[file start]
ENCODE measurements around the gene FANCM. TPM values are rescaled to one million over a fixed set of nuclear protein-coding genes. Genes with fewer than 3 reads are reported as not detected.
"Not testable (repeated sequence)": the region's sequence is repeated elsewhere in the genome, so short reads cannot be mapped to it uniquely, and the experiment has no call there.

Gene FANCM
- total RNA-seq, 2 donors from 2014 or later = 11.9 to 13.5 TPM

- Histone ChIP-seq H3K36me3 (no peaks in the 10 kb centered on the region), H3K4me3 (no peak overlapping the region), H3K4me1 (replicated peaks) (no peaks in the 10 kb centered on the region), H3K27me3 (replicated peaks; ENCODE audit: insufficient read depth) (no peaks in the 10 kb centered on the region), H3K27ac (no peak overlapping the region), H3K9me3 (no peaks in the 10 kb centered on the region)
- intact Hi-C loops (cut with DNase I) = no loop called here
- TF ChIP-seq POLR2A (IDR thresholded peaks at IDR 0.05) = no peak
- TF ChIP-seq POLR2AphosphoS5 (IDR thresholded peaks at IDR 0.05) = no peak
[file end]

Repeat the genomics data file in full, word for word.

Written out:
ENCODE measurements around the gene FANCM. TPM values are rescaled to one million over a fixed set of nuclear protein-coding genes. Genes with fewer than 3 reads are reported as not detected.
"Not testable (repeated sequence)": the region's sequence is repeated elsewhere in the genome, so short reads cannot be mapped to it uniquely, and the experiment has no call there.

Gene FANCM
- total RNA-seq, 2 donors from 2014 or later = 11.9 to 13.5 TPM

- Histone ChIP-seq H3K36me3 (no peaks in the 10 kb centered on the region), H3K4me3 (no peak overlapping the region), H3K4me1 (replicated peaks) (no peaks in the 10 kb centered on the region), H3K27me3 (replicated peaks; ENCODE audit: insufficient read depth) (no peaks in the 10 kb centered on the region), H3K27ac (no peak overlapping the region), H3K9me3 (no peaks in the 10 kb centered on the region)
- intact Hi-C loops (cut with DNase I) = no loop called here
- TF ChIP-seq POLR2A (IDR thresholded peaks at IDR 0.05) = no peak
- TF ChIP-seq POLR2AphosphoS5 (IDR thresholded peaks at IDR 0.05) = no peak